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Posts Tagged ‘Security

90% Exploitable – Is this progress?

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It’s been nearly three years since many of us estimated that 9 out of 10 sites had at least one flaw while most had more. I have not been to active in the security world as of late ( though this will change soon! ), but I would have hoped we would have made some sort of progress. It seems XSS is still amazingly pervasive and CSRF; the now waking giant, is not far behind.

As Darkreading reports, WhiteHat has issued a press release which states that around 9 of 10 sites have at least one vulnerability while the average site has around six or seven.  I rarely seen WAF’s as the solution, but even over a few years — nearly eternity for the internet, little to no progress has been obviously made. So, perhaps it is finally time. In the whitehat’s defense though, the odds are amazingly against them. Over a hundred million sites operate now. That 1 of 10 sites that is safe is often brochure-ware. A site with little or no interactivity; static html on secure servers.

Perhaps we ARE making developers more security-minded and making progress. I do remember saying this awhile back.

Many sites are vulnerable to XSS, and since all Websites change, eventually another XSS hole will probably open up on sites previously thought [of as] safe.

This seems to remain fairly true today. The very nature of interactive websites tied along with them being revamped fairly often, means that it’s all very dynamic, thus apparently; very insecure.

Oh well. At least with my inactivity as of late, I won’t be heading to an early grave.


Written by Rodney G

04/10/2008 at 1:19 am

Posted in Security, Technology

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The Murky Science of Web Application Security

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Jeremiah had a talk with Simson Garfinkel about Web Application Security recently. You can read Jeremiah’s post here and the full article here.

There is nothing new at all from a security perspective in this article, but it really lives up to it’s name as an introduction to Web App Sec. It points out a few things we already knew, such as the scary fact that up to 80 percent of all websites suffer from some sort of vulnerability. The ones that don’t are mostly static html sites and have no complex backend, ‘brochure-ware’ as the article calls it.

It also elaborates on some of the issues that must be faced, such as a need for secure coding. It’s pretty bad practice in most cases,(but not all) to just slap on a WAF and hope for the best. As this quote points out..

 Yes, it would be nice to eliminate these well-known bugs with better coding practices. But we live in the real world. It’s better to look for the bugs and fix them than to simply cross your fingers and hope that they aren’t there.

So all in all, if you’re a frustrated web app sec guy, this is a great article to show the higher ups. Murky indeed. As RSnake would say, clear as mud?

Written by Rodney G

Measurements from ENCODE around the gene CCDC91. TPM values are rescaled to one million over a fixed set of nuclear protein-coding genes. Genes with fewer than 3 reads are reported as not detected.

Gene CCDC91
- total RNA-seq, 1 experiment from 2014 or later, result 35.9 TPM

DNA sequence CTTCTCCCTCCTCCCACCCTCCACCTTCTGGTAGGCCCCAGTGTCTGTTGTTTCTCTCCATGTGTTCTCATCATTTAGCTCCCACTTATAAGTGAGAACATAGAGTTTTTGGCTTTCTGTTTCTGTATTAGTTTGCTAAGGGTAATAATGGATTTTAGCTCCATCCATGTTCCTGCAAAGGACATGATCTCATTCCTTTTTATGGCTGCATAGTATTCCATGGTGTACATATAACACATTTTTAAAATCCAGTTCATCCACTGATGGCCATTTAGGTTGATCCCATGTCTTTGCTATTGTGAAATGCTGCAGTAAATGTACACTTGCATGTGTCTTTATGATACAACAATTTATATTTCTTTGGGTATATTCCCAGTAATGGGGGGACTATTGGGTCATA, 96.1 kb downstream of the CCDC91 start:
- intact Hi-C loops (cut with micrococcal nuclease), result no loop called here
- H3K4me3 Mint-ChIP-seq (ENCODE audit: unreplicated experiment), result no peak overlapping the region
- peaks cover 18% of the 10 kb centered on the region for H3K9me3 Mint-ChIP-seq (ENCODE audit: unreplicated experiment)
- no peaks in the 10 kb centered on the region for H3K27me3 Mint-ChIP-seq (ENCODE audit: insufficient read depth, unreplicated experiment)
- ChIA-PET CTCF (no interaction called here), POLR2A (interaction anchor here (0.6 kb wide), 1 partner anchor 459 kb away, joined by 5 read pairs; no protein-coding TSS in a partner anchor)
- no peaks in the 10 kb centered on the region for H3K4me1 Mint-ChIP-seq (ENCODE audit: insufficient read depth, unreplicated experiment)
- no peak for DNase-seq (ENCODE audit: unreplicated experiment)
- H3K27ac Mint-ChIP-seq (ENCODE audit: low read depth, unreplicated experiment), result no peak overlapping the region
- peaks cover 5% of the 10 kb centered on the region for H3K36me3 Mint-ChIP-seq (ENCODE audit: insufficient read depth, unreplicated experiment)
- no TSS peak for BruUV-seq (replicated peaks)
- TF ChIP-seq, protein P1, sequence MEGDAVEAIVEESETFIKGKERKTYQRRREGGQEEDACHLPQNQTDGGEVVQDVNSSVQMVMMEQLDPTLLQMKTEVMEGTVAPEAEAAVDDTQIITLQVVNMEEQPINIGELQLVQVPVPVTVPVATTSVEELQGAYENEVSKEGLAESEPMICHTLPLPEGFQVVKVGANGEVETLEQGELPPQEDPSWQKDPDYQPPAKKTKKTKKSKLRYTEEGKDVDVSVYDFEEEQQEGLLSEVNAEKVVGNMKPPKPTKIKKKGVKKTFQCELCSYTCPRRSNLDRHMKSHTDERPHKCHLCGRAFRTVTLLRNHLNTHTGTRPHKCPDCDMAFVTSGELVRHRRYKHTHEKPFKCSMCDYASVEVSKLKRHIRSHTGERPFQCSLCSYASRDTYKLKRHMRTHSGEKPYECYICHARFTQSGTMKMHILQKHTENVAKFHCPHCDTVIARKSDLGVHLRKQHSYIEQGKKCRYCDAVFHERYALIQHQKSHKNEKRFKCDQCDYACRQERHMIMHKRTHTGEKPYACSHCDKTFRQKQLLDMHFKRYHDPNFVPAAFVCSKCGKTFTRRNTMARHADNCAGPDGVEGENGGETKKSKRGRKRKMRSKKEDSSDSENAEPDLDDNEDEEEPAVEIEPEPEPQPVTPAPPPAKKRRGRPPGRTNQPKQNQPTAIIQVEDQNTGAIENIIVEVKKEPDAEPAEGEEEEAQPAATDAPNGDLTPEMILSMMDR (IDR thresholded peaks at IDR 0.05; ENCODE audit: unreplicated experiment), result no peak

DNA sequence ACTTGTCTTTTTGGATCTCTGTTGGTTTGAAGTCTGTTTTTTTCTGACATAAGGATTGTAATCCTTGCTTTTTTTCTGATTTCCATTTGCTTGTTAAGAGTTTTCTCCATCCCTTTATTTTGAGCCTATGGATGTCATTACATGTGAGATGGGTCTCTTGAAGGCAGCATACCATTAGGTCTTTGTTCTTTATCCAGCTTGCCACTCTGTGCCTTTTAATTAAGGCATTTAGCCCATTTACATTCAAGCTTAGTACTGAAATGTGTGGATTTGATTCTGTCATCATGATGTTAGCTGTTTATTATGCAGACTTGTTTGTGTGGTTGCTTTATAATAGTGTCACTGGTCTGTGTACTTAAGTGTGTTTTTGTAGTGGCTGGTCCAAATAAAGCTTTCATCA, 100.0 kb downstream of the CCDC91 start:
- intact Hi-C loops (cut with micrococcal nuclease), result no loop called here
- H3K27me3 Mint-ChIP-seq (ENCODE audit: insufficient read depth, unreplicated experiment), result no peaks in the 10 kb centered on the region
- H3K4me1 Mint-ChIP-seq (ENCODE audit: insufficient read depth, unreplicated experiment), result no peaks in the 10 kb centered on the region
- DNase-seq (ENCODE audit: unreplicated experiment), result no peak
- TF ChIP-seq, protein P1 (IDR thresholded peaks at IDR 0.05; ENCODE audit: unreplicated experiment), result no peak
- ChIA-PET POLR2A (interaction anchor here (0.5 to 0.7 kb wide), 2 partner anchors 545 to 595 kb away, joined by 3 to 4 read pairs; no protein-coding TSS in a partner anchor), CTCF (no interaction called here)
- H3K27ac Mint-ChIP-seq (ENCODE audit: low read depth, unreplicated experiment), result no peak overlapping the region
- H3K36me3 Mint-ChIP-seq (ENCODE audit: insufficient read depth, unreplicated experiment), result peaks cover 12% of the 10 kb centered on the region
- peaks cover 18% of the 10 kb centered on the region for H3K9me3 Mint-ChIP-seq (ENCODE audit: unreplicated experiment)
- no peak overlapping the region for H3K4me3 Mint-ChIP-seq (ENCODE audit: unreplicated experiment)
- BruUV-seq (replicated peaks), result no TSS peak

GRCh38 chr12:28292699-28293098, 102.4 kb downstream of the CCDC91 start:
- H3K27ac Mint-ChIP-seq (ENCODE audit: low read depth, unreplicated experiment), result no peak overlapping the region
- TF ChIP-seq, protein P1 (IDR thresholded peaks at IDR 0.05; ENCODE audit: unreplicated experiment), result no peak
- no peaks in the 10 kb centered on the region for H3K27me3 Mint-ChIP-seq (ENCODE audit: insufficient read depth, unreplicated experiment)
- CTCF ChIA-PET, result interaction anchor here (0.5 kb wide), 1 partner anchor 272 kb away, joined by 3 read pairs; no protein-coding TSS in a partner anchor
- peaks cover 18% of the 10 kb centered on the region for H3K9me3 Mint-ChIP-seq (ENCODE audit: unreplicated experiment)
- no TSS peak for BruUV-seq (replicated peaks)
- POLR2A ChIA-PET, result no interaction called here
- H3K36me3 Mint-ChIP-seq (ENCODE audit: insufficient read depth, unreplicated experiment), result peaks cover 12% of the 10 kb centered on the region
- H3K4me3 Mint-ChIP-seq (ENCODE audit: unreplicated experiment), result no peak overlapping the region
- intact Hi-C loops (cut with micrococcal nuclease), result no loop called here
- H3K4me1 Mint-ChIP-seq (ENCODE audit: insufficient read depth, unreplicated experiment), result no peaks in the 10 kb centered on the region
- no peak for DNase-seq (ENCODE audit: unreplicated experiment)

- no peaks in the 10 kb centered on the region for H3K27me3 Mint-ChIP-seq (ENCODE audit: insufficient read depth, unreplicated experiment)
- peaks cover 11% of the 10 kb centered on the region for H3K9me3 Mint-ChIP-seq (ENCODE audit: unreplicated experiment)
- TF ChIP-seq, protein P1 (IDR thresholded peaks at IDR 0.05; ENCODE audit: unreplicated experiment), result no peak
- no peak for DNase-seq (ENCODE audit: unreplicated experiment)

05/14/2007 at 11:00 am

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Stolen history without Javascript and some news

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RSnake has writte up an excellent post on stealing a users browsing history without the use of Javascript. Apparently though, there was an obscure, though similar paper written before this. According to Mephisto in the comments, this detects history through multiple instances
of the browser. Probably because the browser gets updated and the site is 
using the visited: CSS if you visit it in once instance. Anyways, interesting stuff. Don’t forget to get the XSS book tomorrow!

Also, I’ve set up a new forum on one of my spare machines.
It’s not particularly secure right now as it’s using Debian packages. They tend to be a little out of date. But at least it’s stable. I’ll be making semi-regular backups, so it won’t be a huge issue if it’s hacked. Assuming your DNS updated by the time you read this, it should be at You’ll probably also notice the banner on the right. Yup. Easier sign-up for e-mails

Written by Rodney G

02/28/2007 at 9:49 pm

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A thousand dollars and a fancy phone.

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 There was an article going around on a few sites today about Acunetix stating that 70% of websites are at immediate risk of being breached. Soon after, Joe Snyder not only disputed this claim, but bet Acunetix 1000$ they couldn’t compromise 3 out of 10 sites. I could use a thousand bucks and I bet even randomly selected I could get at least 5 out of 10 sites. RSnake wrote a post with a bit more info.

Also, Iwatsu selected Opera for use in their new VoIP phone. From the press release,

PRECOT (Premium Communication Tool) is a next generation solution over a broadband IP connection for the enterprise market. With Opera, PRECOT users can access Web mail or any Web page from the convenience of their screen phones.

It will also have phone to tag support, which basically turns any numbers formatted like a phone number into a link, when it’s clicked the phone will call it. Pretty nifty stuff.

Too bad I dislike phones.

Written by Rodney G

02/14/2007 at 10:33 am

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